September 18, 1898: “MANY MINERS have found, after sinking a shaft to a depth of a good many feet on what they thought was the ledge that they have been going either over or under a much better body of ore. A case in hand is that of the Buckboard mine. Its owners have been working more or less for about three years, but without very good results. A short time ago they commenced cross-cutting and encountered a good body of ore in both directions. Last week a twenty-five ton run of Buckboard ore at Kane springs cleaned up $52 per ton.” — The Herald
September 19, 1898: “A GOOD STRIKE has been made in the Merton Mine, near Randsburg, Kern County, where a ledge has been uncovered from six to fourteen feet wide, three feet of which assay a high as $75 per ton in gold. The remainder is low grade, running about $5 per ton.” – The Sun
October 03, 1898: “The Merton Company, who own the Buckboard and two adjacent claims, are down 180 feet and have a large body of high grade ore at the bottom of the shaft. They are now preparing to drift and will block out a large body of ore. The Merton Company was recently organized in Los Angeles and promises to become a prosperous one.” –The Herald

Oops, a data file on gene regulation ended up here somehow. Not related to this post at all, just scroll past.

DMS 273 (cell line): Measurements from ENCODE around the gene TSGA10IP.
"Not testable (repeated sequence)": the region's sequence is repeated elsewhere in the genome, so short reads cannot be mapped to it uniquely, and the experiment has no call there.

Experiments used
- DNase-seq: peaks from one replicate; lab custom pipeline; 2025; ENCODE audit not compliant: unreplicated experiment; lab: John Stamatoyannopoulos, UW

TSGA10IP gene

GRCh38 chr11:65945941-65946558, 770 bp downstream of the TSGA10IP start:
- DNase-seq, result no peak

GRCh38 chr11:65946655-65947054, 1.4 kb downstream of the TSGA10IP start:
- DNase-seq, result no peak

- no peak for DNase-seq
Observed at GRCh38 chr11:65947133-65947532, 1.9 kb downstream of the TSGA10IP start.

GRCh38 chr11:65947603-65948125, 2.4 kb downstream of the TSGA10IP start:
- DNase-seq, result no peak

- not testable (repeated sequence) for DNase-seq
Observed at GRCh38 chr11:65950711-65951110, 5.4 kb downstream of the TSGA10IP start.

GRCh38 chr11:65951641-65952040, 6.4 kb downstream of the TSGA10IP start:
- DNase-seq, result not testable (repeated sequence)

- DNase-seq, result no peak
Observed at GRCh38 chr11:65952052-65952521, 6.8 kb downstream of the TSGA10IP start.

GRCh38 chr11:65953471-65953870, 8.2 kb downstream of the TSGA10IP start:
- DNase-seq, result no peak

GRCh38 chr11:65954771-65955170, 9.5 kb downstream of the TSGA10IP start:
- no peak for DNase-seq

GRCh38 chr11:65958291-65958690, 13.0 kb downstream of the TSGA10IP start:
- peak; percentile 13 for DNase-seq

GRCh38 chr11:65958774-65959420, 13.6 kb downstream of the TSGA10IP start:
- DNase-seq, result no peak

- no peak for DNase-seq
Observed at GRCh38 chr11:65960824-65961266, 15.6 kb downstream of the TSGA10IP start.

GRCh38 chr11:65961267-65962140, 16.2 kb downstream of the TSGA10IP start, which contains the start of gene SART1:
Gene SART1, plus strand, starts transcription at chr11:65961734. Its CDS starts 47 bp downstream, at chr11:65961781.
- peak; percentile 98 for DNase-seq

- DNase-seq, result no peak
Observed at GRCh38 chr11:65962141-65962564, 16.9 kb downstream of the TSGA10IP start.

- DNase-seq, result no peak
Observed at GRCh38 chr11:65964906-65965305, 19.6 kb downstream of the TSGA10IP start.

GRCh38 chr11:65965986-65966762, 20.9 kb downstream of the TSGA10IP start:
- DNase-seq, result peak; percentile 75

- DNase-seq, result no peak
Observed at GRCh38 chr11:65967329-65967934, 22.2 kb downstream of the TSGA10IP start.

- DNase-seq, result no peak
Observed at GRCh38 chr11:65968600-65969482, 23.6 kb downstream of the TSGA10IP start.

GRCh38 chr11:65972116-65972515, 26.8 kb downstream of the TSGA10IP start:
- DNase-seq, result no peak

October 9, 1898: “THE BUCKBOARD MINE just beyond the Stringer district southwest, is developed into a fine property. The ledge is very wide, running five or six dollars all through with streaks of rich ore up to $100 per ton. The shaft is down 125 feet with drifts on both sides.” –San Francisco Call
November 28, 1898: “FIFTEEN TONS OF ORE MILL from the Buckboard mine about four miles southwest of town, at Cuddeback Lake netted $50 per ton. This is the richest parts of it a ledge twenty-five feet thick, which will mill from five to eight dollars per ton.” –Bakersfield Californian